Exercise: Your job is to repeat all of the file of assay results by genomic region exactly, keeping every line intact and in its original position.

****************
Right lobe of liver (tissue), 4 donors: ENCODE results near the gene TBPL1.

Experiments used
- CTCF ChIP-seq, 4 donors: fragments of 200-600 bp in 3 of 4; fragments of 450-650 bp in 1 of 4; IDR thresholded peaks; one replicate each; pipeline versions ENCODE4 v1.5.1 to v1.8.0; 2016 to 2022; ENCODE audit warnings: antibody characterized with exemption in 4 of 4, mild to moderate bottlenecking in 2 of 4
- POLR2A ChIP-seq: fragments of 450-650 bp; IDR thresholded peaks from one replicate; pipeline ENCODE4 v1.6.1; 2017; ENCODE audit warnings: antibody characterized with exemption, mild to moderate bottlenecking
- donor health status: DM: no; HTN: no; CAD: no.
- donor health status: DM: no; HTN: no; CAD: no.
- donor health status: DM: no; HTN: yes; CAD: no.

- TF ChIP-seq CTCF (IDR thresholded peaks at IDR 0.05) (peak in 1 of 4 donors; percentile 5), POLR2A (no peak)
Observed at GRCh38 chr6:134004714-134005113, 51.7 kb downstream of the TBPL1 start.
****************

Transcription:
Right lobe of liver (tissue), 4 donors: ENCODE results near the gene TBPL1.

Experiments used
- CTCF ChIP-seq, 4 donors: fragments of 200-600 bp in 3 of 4; fragments of 450-650 bp in 1 of 4; IDR thresholded peaks; one replicate each; pipeline versions ENCODE4 v1.5.1 to v1.8.0; 2016 to 2022; ENCODE audit warnings: antibody characterized with exemption in 4 of 4, mild to moderate bottlenecking in 2 of 4
- POLR2A ChIP-seq: fragments of 450-650 bp; IDR thresholded peaks from one replicate; pipeline ENCODE4 v1.6.1; 2017; ENCODE audit warnings: antibody characterized with exemption, mild to moderate bottlenecking
- donor health status: DM: no; HTN: no; CAD: no.
- donor health status: DM: no; HTN: no; CAD: no.
- donor health status: DM: no; HTN: yes; CAD: no.

- TF ChIP-seq CTCF (IDR thresholded peaks at IDR 0.05) (peak in 1 of 4 donors; percentile 5), POLR2A (no peak)
Observed at GRCh38 chr6:134004714-134005113, 51.7 kb downstream of the TBPL1 start.